Posted: 5/27/2003 7:45:47 PM EDT
[Last Edit: 5/27/2003 7:46:54 PM EDT by Headless_T_Gunner]
Normally I use UTM coordinates but now I am trying to enter some coordinates using Lat and Lon. The map coordinates give degrees and a decimal point followed by several additional mumbers. For example 95.467832. The coordinate system options in my GPS for Lat/Lon are
degrees.min,sec
degrees.min/mm
degrees.min/mmm
which of the above options should I use to enter a coordinate such as the one given in the example?
Also what does /mm and /mmm stand for?



The way Magellan Displays it, and I think this holds true of Garmin and other brands also:
deg.min/mm or /mmm means degrees.minutes.(decimal fraction of a minute in 2 or 3 places)
The way to find the minutes from the decimal is pretty straightforward. Just take the integer part (95) and that's the degrees. Take the fractional part (.467832) and multiply by 60.
In this case we get 20.06992 arc minutes.
That's as far as you need to go for deg.min/mm or /mmm it's just a case of rounding the decimal places to the number of m's.
95deg, 20.07min and 95deg, 20.070min for /mm and /mmm respectively.
To get the arc seconds, just do the same to the result of the above.
.070 * 60 = 4.1952
Rounding to nearest second is 4 seconds. (some recievers may display fractional seconds, but I haven't found one yet)
So in deg.min.sec it would be 95.20.04.
Having said all that, I like UTM or MGRS3 best of all, but for Lat/Lon I use deg.min/mmm because it gives you locations to the thousanth of a degree rather than to a second (1/60 of a degree).
I apologize if this isn't completely clear, I haven't written anything in a while and I'm sure it shows. A good question going unanswered while psychoex and other crazy threads get all of the posts just seems wrong.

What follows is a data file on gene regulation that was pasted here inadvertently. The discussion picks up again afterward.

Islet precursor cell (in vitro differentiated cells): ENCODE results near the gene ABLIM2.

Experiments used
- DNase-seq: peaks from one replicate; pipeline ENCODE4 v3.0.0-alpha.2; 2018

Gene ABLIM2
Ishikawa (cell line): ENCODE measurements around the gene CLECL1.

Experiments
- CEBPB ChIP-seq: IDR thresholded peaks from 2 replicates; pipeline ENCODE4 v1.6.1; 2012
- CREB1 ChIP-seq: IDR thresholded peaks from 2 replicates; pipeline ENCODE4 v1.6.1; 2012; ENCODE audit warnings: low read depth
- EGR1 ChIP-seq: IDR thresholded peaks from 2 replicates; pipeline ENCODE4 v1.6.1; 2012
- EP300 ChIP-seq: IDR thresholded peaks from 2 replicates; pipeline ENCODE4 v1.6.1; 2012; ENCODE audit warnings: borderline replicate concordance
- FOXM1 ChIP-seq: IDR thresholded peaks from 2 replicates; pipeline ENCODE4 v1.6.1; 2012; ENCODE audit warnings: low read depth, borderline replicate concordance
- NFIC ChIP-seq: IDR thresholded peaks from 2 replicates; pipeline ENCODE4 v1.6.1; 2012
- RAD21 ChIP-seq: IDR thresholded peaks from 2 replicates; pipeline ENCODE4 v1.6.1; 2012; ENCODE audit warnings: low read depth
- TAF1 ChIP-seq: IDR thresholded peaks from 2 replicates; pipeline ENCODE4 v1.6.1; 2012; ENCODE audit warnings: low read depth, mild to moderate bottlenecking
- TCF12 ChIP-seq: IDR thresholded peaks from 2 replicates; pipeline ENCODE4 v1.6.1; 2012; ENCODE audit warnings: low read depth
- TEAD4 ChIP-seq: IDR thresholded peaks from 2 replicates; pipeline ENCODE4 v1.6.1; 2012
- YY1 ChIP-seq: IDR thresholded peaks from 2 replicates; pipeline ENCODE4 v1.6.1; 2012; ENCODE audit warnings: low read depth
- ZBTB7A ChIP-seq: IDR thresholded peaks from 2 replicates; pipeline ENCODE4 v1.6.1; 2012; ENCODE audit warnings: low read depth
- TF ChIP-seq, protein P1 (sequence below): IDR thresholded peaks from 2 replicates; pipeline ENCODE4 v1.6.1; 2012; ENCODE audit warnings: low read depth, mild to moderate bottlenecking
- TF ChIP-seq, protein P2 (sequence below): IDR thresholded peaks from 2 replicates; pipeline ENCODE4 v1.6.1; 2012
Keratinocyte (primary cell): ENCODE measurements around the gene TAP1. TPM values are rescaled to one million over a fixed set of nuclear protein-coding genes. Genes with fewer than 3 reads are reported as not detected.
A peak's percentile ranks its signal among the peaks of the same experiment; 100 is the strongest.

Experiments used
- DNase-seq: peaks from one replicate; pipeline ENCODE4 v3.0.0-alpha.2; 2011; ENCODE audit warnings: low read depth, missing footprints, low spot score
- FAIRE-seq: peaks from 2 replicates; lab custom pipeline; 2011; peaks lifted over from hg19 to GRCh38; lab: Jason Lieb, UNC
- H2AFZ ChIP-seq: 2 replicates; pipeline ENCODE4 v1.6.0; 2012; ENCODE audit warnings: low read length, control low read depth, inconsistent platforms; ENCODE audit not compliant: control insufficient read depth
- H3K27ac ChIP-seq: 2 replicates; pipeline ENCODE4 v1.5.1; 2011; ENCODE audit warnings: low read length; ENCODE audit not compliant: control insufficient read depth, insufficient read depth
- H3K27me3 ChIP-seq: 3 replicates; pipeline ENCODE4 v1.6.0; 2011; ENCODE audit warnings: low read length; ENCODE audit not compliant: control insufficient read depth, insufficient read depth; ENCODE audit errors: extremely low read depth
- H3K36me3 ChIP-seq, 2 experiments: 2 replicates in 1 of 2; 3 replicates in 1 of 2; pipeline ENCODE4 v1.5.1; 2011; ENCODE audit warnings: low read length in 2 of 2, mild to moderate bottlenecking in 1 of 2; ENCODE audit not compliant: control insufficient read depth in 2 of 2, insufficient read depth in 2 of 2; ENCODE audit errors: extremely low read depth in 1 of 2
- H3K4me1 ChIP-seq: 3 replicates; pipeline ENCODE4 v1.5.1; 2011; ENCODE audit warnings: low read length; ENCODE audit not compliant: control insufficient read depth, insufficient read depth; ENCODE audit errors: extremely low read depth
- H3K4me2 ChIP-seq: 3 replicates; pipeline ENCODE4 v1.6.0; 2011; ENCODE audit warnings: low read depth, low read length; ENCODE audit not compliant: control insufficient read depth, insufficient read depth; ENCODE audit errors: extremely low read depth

Later,
Jon



95.467832W is a Longitute in decimal degrees.
In degrees/min/sec format this would be 95deg [b]28[/b]min 04.1952sec.W (from HP41C calculator which converts decimal degrees into deg/min/sec)
As a surveyor when working w/ Lat/Longs I work w/ as many decimal places as possible. Most use 4 decimal places. I'd used the deg min sec.xxx and enter them as such into the GPS unit as you'll get closer to where ya want to be. Most engineer calculators have a decimal degress to deg/min/sec conversion on them and a cheap one will do this for ya making sure ya get the correct location.
[red]JonT  The way to find the minutes from the decimal is pretty straightforward. Just take the integer part (95) and that's the degrees. Take the fractional part (.467832) and multiply by 60.
In this case we get 20.06992 arc minutes.[/red]
Good explanatiion, wrong result, should be [b]28.06992[/b]
Mike


Life Member NRA, TSRA, LEAA, LSBA
Certified NRA Instructor: Pistol&Personal Protection "Light travels faster than sound. That's why some people appear to be bright until they say something.” 
Thanks for the correction, I'm using a stack program on my HP48 that switches to the smallest font for anything with a unit attached.
That and the darkness of my office and the 8 looks like a zero.
Thanks again,
Jonathan



Thanks for the answers. I was beginning to think that I had finally stumped the board.
The UTM system is what I normally use for navigating from topo maps so I have had no practice using lat and lon. Last weekend on an off road event we were given maps with no grid marks or north arrow, just key points marked with lat/lon in the dg.xxxxx format. There were no options in my Magellan nor another persons Garman to read out in this format. So the map was pretty useless since we did not know how to convert to deg/min.sec or deg/min.mm format.
Do some GPS units read out in the decimal format? It did not make sense to hand out a map that most people could not use.



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